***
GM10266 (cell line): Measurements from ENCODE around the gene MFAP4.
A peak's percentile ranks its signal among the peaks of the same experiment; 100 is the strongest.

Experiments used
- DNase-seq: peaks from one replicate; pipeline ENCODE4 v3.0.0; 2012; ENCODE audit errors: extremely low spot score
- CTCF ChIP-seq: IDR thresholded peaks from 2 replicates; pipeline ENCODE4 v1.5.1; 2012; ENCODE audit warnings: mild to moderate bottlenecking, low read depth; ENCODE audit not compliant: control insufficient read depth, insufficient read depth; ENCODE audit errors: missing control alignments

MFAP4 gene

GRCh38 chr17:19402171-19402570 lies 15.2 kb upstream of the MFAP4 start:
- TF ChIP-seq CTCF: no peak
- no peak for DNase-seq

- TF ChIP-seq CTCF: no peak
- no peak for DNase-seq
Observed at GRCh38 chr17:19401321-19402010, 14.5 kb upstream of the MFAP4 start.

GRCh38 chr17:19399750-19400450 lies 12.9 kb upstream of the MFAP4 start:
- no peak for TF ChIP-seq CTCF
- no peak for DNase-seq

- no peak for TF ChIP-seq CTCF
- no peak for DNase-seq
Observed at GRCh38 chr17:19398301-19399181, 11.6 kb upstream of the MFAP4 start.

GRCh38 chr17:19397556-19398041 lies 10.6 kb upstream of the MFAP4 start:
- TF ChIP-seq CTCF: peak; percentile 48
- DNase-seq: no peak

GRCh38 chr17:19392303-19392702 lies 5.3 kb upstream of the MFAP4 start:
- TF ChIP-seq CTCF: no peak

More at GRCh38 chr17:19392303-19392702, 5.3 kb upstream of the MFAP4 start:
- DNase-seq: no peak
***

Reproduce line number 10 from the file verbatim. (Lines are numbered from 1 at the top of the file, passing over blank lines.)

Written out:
- TF ChIP-seq CTCF: no peak